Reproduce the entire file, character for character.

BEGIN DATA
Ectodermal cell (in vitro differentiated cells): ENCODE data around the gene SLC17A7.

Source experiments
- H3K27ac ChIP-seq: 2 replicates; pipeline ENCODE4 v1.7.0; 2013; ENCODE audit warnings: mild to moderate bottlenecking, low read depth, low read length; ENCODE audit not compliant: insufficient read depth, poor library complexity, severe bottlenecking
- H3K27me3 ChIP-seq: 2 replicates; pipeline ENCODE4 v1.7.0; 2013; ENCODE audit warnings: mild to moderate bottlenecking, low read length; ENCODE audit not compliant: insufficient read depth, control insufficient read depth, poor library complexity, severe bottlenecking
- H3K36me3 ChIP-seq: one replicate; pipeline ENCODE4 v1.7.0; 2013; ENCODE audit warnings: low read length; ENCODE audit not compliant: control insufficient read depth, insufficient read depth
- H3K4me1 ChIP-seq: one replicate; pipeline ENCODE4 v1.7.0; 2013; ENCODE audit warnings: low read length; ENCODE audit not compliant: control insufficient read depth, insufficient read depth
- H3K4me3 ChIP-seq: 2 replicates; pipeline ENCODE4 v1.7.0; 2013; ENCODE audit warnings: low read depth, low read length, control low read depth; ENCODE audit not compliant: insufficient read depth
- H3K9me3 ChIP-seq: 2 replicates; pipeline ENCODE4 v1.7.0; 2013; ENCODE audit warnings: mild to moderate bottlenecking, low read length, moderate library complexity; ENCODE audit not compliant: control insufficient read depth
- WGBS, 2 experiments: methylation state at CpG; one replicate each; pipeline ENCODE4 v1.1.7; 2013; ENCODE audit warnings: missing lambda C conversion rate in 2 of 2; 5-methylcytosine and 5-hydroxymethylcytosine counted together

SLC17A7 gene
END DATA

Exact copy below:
Ectodermal cell (in vitro differentiated cells): ENCODE data around the gene SLC17A7.

Source experiments
- H3K27ac ChIP-seq: 2 replicates; pipeline ENCODE4 v1.7.0; 2013; ENCODE audit warnings: mild to moderate bottlenecking, low read depth, low read length; ENCODE audit not compliant: insufficient read depth, poor library complexity, severe bottlenecking
- H3K27me3 ChIP-seq: 2 replicates; pipeline ENCODE4 v1.7.0; 2013; ENCODE audit warnings: mild to moderate bottlenecking, low read length; ENCODE audit not compliant: insufficient read depth, control insufficient read depth, poor library complexity, severe bottlenecking
- H3K36me3 ChIP-seq: one replicate; pipeline ENCODE4 v1.7.0; 2013; ENCODE audit warnings: low read length; ENCODE audit not compliant: control insufficient read depth, insufficient read depth
- H3K4me1 ChIP-seq: one replicate; pipeline ENCODE4 v1.7.0; 2013; ENCODE audit warnings: low read length; ENCODE audit not compliant: control insufficient read depth, insufficient read depth
- H3K4me3 ChIP-seq: 2 replicates; pipeline ENCODE4 v1.7.0; 2013; ENCODE audit warnings: low read depth, low read length, control low read depth; ENCODE audit not compliant: insufficient read depth
- H3K9me3 ChIP-seq: 2 replicates; pipeline ENCODE4 v1.7.0; 2013; ENCODE audit warnings: mild to moderate bottlenecking, low read length, moderate library complexity; ENCODE audit not compliant: control insufficient read depth
- WGBS, 2 experiments: methylation state at CpG; one replicate each; pipeline ENCODE4 v1.1.7; 2013; ENCODE audit warnings: missing lambda C conversion rate in 2 of 2; 5-methylcytosine and 5-hydroxymethylcytosine counted together

SLC17A7 gene